Disability fetishism is not the only form of fetishism which focuses on fetishizing marginalized bodies. For example, racial fetishes are quite widespread. As are fetishes of children and teens. These bodies are already dehumanized in our society and culture; fetishizing them is extremely problematic because it adds to their dehumanization. People in marginalized and oppressed bodies have been on the powerless end of the power dynamic for a very long time. To engage in a fetish which is structured around the dehumanization of disempowered bodies is a problem.
It’s not about the attraction to the disability: It’s about the attraction to perceived helplessness, it’s about the discomfiting power play, it’s about viewing an entire class of people as sex objects. An entire class of people whom, I would note, have historically been abused because people view them as objects. The same problem occurs with things like racial fetishes and the fetishization of children; the fetish is an echoing of a historical problem. Our social power structures already objectify marginalized classes of bodies, so why would people who live in those bodies want to sexually gratify someone by being the object of a fetish?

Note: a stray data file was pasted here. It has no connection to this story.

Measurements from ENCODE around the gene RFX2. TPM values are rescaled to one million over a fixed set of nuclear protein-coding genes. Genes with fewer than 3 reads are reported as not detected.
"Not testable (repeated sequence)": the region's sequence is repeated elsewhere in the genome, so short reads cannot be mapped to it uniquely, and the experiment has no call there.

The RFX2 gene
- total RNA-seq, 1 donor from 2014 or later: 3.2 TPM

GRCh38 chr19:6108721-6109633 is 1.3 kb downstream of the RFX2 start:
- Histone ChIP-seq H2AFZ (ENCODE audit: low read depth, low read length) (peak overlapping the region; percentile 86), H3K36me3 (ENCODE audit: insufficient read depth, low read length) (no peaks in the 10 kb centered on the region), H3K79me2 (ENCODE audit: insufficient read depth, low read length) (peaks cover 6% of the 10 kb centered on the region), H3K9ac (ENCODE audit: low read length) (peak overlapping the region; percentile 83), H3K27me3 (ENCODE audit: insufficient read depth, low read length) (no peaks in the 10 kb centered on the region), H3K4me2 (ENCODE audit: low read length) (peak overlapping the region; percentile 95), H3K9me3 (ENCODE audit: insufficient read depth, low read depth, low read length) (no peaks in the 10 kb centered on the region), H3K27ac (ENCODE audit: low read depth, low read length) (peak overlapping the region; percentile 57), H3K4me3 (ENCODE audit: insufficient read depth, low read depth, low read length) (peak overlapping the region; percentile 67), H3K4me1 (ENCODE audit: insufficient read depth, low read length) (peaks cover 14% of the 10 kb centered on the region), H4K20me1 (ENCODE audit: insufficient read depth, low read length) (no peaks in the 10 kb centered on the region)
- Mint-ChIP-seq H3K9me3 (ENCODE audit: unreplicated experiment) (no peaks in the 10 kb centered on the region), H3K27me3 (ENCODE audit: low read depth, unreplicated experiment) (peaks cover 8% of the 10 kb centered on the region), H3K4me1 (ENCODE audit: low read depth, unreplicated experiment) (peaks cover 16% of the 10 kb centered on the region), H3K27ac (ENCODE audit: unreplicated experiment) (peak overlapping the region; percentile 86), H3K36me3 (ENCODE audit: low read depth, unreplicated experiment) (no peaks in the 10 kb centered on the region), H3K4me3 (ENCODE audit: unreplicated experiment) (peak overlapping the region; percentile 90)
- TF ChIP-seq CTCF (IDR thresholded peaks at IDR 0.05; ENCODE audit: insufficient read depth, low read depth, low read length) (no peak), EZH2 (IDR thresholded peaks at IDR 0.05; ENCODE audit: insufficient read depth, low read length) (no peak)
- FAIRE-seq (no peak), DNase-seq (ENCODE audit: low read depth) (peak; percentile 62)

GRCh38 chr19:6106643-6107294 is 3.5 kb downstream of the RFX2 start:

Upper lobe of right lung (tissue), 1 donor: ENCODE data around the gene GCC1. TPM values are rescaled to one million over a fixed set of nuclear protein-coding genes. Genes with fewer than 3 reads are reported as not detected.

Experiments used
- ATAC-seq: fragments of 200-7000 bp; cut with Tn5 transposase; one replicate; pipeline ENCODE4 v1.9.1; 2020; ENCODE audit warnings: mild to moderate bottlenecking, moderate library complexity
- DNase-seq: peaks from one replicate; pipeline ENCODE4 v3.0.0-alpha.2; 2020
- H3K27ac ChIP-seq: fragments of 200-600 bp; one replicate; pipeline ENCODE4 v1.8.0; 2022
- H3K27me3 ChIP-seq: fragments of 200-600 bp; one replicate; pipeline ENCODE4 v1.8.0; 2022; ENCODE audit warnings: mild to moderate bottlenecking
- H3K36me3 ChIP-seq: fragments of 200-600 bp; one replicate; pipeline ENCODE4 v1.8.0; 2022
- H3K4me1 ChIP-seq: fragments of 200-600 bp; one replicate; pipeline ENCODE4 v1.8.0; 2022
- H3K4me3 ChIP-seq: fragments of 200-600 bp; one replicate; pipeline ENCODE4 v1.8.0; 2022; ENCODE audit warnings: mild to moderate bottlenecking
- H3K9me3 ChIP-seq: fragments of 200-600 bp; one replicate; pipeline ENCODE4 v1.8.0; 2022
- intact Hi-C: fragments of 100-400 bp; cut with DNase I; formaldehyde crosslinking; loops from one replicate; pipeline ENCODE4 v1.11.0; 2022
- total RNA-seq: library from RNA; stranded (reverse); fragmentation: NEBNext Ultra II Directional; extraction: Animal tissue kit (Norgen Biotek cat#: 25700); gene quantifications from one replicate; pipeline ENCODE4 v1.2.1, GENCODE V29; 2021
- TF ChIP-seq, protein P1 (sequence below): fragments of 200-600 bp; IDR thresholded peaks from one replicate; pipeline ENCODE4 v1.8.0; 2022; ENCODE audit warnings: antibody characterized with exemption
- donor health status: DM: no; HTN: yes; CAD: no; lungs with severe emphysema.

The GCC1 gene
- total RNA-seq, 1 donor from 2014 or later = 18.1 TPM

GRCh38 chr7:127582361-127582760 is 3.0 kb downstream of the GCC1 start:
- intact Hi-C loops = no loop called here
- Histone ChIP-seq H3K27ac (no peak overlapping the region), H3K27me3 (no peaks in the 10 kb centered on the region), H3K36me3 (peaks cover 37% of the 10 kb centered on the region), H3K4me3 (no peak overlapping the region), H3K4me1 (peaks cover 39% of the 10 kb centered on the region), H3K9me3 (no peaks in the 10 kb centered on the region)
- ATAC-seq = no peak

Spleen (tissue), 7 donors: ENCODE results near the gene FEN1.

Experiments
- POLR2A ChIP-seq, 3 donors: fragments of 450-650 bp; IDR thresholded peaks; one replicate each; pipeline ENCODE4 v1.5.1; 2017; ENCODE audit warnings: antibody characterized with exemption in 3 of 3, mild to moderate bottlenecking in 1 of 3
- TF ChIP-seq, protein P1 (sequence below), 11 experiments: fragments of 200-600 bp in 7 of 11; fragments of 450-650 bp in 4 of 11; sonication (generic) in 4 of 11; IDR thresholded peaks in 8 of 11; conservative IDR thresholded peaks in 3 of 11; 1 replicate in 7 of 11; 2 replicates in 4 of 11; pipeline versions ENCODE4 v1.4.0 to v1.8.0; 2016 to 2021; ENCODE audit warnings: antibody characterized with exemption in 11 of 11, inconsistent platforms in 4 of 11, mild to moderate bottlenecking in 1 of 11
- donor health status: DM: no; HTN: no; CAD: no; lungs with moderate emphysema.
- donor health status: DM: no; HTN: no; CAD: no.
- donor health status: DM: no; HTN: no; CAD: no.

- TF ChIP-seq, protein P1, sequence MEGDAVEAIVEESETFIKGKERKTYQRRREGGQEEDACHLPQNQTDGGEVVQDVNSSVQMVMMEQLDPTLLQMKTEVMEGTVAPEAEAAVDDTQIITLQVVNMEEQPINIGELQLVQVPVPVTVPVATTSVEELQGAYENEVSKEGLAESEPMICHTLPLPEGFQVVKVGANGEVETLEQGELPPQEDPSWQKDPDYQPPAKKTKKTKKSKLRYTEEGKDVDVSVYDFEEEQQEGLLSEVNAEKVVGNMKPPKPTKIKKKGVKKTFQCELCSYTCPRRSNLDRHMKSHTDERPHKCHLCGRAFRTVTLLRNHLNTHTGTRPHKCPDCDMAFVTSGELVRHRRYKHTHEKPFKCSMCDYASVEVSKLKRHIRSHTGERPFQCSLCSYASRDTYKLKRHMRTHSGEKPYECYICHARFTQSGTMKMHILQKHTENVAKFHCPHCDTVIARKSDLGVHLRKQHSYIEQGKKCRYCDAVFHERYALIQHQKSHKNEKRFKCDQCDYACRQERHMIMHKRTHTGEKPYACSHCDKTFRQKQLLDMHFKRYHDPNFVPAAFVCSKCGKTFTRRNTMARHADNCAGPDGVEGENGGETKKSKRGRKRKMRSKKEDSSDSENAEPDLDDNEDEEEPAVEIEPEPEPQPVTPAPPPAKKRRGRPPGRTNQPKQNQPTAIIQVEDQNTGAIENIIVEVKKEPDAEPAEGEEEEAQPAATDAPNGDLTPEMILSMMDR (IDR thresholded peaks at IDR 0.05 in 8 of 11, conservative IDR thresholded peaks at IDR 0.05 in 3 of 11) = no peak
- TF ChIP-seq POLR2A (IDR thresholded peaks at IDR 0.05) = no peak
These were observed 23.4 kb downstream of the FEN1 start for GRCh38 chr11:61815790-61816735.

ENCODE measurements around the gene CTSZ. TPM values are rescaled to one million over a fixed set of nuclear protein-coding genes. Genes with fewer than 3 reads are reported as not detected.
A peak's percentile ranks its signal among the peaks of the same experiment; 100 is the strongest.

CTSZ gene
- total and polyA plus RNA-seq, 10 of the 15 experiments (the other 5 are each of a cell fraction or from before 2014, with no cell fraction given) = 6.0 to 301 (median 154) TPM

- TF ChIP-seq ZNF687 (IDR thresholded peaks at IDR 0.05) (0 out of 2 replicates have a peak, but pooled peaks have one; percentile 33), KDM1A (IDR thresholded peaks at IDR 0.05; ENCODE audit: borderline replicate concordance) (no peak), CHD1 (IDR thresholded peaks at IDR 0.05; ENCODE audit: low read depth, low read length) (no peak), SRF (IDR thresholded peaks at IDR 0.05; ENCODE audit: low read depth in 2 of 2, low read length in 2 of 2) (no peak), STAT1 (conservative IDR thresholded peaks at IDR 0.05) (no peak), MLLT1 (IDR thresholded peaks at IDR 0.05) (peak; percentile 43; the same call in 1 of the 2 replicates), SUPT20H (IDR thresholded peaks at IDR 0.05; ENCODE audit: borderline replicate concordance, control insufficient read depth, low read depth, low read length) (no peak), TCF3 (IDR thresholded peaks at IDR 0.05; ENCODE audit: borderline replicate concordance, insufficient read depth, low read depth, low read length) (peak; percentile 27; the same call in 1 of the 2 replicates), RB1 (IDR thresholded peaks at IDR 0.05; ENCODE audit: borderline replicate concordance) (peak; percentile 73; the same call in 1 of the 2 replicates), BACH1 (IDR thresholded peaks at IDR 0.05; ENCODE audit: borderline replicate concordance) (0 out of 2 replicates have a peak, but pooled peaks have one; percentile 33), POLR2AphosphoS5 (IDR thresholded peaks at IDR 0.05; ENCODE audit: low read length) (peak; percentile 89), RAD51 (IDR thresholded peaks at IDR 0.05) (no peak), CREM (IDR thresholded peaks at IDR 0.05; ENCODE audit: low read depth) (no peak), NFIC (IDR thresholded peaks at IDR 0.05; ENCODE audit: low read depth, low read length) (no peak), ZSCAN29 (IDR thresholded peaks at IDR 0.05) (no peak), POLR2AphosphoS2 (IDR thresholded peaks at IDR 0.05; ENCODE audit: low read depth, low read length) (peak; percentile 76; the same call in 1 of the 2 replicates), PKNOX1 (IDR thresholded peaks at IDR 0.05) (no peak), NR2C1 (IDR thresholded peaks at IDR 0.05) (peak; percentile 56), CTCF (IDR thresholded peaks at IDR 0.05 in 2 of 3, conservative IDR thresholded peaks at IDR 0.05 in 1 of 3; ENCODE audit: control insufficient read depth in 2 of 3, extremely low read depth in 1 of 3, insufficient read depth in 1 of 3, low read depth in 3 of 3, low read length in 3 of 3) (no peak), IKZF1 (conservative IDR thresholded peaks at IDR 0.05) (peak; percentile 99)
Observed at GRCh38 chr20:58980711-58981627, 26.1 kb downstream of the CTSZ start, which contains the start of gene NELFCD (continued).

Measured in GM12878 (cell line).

The problem is not disabled sexuality: It is the sexualization of disability. Which means that if you’re an amputee and you’re running in shorts and you pass a devotee, you are suddenly viewed as a sexual object, instead of a person running. That’s forced sexualization, taking sexuality outside the bedroom and other sanctioned sexual spaces and thrusting it into daily life. And maybe that’s what troubles me. Just as it troubles me that women can’t go out in public without being perceived as sex objects by society at large.
A body is not something you can take on and off. When someone is done with a foot fetish scene, the heels can be put away. When someone is done with the bathtub ducks, they can be put in the closet. When someone is finished with leather play, a pair of jeans can be slipped on. When you are done exploring power play, you emerge from the scene and return to a more equal state. You can’t do that with a marginalized body. When your body is someone’s fetish, you are an object. You are disempowered. All the time. You can’t escape.